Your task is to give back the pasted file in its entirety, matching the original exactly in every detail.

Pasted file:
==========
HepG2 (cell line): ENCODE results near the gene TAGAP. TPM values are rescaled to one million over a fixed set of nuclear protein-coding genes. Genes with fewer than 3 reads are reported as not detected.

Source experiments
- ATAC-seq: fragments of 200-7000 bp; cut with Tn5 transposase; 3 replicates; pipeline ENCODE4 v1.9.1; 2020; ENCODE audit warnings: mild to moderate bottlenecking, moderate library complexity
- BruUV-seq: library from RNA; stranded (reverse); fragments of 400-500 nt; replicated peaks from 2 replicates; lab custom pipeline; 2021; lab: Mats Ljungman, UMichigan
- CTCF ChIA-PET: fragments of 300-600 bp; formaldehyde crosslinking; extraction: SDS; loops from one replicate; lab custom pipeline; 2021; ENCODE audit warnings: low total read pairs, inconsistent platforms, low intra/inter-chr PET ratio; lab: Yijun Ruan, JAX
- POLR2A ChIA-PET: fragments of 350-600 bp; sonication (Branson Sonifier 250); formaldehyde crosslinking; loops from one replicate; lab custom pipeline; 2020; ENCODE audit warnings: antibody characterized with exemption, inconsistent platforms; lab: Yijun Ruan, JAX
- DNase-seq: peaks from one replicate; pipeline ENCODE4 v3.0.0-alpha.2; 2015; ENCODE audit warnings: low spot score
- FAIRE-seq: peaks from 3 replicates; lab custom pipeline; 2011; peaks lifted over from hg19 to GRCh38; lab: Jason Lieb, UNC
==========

HepG2 (cell line): ENCODE results near the gene TAGAP. TPM values are rescaled to one million over a fixed set of nuclear protein-coding genes. Genes with fewer than 3 reads are reported as not detected.

Source experiments
- ATAC-seq: fragments of 200-7000 bp; cut with Tn5 transposase; 3 replicates; pipeline ENCODE4 v1.9.1; 2020; ENCODE audit warnings: mild to moderate bottlenecking, moderate library complexity
- BruUV-seq: library from RNA; stranded (reverse); fragments of 400-500 nt; replicated peaks from 2 replicates; lab custom pipeline; 2021; lab: Mats Ljungman, UMichigan
- CTCF ChIA-PET: fragments of 300-600 bp; formaldehyde crosslinking; extraction: SDS; loops from one replicate; lab custom pipeline; 2021; ENCODE audit warnings: low total read pairs, inconsistent platforms, low intra/inter-chr PET ratio; lab: Yijun Ruan, JAX
- POLR2A ChIA-PET: fragments of 350-600 bp; sonication (Branson Sonifier 250); formaldehyde crosslinking; loops from one replicate; lab custom pipeline; 2020; ENCODE audit warnings: antibody characterized with exemption, inconsistent platforms; lab: Yijun Ruan, JAX
- DNase-seq: peaks from one replicate; pipeline ENCODE4 v3.0.0-alpha.2; 2015; ENCODE audit warnings: low spot score
- FAIRE-seq: peaks from 3 replicates; lab custom pipeline; 2011; peaks lifted over from hg19 to GRCh38; lab: Jason Lieb, UNC